I dedicate this week’s message to debtors, those many poor people who are in debt and cannot pay. All kinds of debt ” house rent debt, hire purchase debts, telephone debts, grocery debts, all kinds of debt, including the debt some people owe every month for the houses which they have tried to own. Throughout the history of man’s dealing with each other debt has always been a problem and there are many instances of the oppressive relationship which has always existed between the creditor and the debtor. When Jesus Christ lived on Earth, He took particular notice of the incidence of debt. Not only did He refer to debt in his teaching but He made the forgiveness of debt the cornerstone of His lessons on how pray to His Father in Heaven. He actually made man’s willingness to forgive the debts of their fellowmen a condition for receiving forgiveness from God. Christ’s teaching notwithstanding, the exacting by creditors from those who owe them became one of the underpinnings of the Christian capitalist society. Debt is the province of the poor. It is the source of their daily sustenance. They eat, drink and sleep in debt. And they live in constant indebtedness to the better off: The slum landlord, the housing speculator, the downtown dealers in household appliances and the various amenities which offer a higher quality of life. It is not for want of effort why the poor live in debt. Poor women toil in the hotels, the factories and the restaurant. They toil in other people’s kitchens, they toil on the land, they toil everywhere. They toil for the minimum wage.”””””” The minimum wage cannot support their children so if they want their children to look at television, they have to go into debt. If they want to put on an additional bedroom on their little houses, so that their boy and girl children could sleep in separate rooms, they have to go into debt. The fridge in which to preserve their food so that they could cook it in the night and warm it up in the morning before they go to work, can only be obtained by hire purchase. The problem which these poor folk have is that debt increases their cost of living. When a poor woman buys a refrigerator she pays much more than the true price of the refrigerator. She also pays a huge interest on the transaction and by the time she gets to own it, she has paid more than double the true price. My own concern about these hardworking debtors is that as they struggle to pay their many different monthly bills, they suffer from all kinds of stress-related illnesses, which affect their productivity at the workplace. Their earning power declines, they falter on their debt-repayments, the debt interest skyrockets, and as they lie strangled under the weight of debt, the debtors court dispatches them to jail for their failure to pay the debt. Last week I met with such a case, involving a young man. He lived on his own and got into debt with a washing machine and a refrigerator. He obviously wanted to enjoy some of life’s human comforts. He faltered in his payments. He went to jail. When he came out of jail, he failed again to pay and returned to jail. Five times he went to jail for the debts he owed to the two big business houses in town. When I spoke to him, he had just come out of jail, and he had a bowl of food with him. It was his last meal before his discharge and he walked with his rice and chicken because he was hungry and broke as he left the jail. The last time the bailiff picked him up he was on a job and he was sure that his boss would not take him back for fear of further interruptions. I am bothered by the plight of this young man and by the way he is being degraded for a debt to rich businesses in town. I am even more bothered by our economic society which allows such cruety to pass as the judgment of the law. What kind of law in our Christian society can expose the defenseless poor to the mindless oppression of the rich? How can the law in a Christian society defend the rich against the poor? This cruel treatment of the poor who cannot pay their bills is nothing really new. It is the true expression of capitalism. Capitalism is a system which enables the rich to become richer and the poor to become poorer. Given, this is not the accepted definition of this dreadful system but in truth it is the true reflection of how the system works. It used to be worse. Centuries ago in Britain the capitalists used the law to incarcerate men who owed them. The factory owners owned the shops in which their workers were forced to shop. As they received their pay packets, they moved to the shop where they paid for the groceries which they took during the week and immediately took a new supply of goods on credit. The life of the poor worker was a revolving door. Those workers who got fed up of this treacherous regime and tried to drop out of the factory suffered the consequences. They were hauled before the court and sentenced to the debtors” prison. From the debtors” prison, they were Barbadoed to the colonies to serve as indentured servants. Others were sent to Botany Bay to found a penal colony which is now known as Australia.” In other words debtors were treated like degenerate human specie, not fit for communion with decent people. They were dammed by the law to satisfy the capitalist who was deemed worthy of the full protection of the law. The perpetuation of this sordid social strategy of using the law to defend the rich must surprise anyone who has an iota of social conscience. If a citizen gets into debt and runs into difficulty and cannot pay, does it make sense to confine this person in a jail cell. Is it right for the law to give him hard labour because he owes TDC or Cable and Wireless and cannot pay? How will they get their money when he/she is in jail? So where is the rationale that prevents present day lawmakers who emerged from the poor, from changing the law which weighs against the poor?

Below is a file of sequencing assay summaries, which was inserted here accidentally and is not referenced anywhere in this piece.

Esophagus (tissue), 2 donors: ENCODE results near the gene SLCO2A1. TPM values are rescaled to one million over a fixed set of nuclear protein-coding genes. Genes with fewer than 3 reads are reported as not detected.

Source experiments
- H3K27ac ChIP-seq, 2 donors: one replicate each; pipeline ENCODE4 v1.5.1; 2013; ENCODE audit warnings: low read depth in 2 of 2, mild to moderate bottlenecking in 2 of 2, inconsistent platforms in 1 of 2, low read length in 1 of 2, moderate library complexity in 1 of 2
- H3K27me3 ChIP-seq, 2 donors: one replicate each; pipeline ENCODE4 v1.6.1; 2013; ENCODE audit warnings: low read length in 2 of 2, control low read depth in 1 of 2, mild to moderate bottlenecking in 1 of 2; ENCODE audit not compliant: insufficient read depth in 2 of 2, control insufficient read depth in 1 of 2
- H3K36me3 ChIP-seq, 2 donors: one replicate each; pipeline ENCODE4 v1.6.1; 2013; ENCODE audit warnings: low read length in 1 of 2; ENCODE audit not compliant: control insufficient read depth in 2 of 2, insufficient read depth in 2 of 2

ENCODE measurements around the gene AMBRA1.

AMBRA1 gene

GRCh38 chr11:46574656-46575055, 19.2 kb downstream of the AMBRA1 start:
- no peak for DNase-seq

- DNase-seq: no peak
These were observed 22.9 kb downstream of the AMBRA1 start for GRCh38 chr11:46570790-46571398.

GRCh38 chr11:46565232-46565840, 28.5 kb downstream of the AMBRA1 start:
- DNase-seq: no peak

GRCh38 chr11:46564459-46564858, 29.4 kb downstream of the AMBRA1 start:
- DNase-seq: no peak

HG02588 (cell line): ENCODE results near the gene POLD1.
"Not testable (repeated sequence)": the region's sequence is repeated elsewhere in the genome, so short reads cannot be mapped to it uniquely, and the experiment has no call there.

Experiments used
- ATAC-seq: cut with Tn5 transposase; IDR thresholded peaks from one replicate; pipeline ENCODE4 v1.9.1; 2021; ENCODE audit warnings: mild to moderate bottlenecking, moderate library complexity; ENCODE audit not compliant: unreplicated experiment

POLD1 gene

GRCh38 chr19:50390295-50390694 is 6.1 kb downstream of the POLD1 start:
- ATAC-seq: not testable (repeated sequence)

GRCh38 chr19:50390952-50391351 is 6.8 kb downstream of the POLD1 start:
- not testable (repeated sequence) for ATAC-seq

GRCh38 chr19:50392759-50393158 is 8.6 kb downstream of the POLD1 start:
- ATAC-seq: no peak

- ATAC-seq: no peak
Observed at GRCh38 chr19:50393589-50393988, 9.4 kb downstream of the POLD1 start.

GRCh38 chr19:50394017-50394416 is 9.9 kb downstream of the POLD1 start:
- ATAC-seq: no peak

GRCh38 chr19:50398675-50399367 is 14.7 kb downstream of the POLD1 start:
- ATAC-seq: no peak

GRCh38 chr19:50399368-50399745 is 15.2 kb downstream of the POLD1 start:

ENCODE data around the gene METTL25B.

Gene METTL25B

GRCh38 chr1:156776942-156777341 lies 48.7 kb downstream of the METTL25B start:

- Advertisement -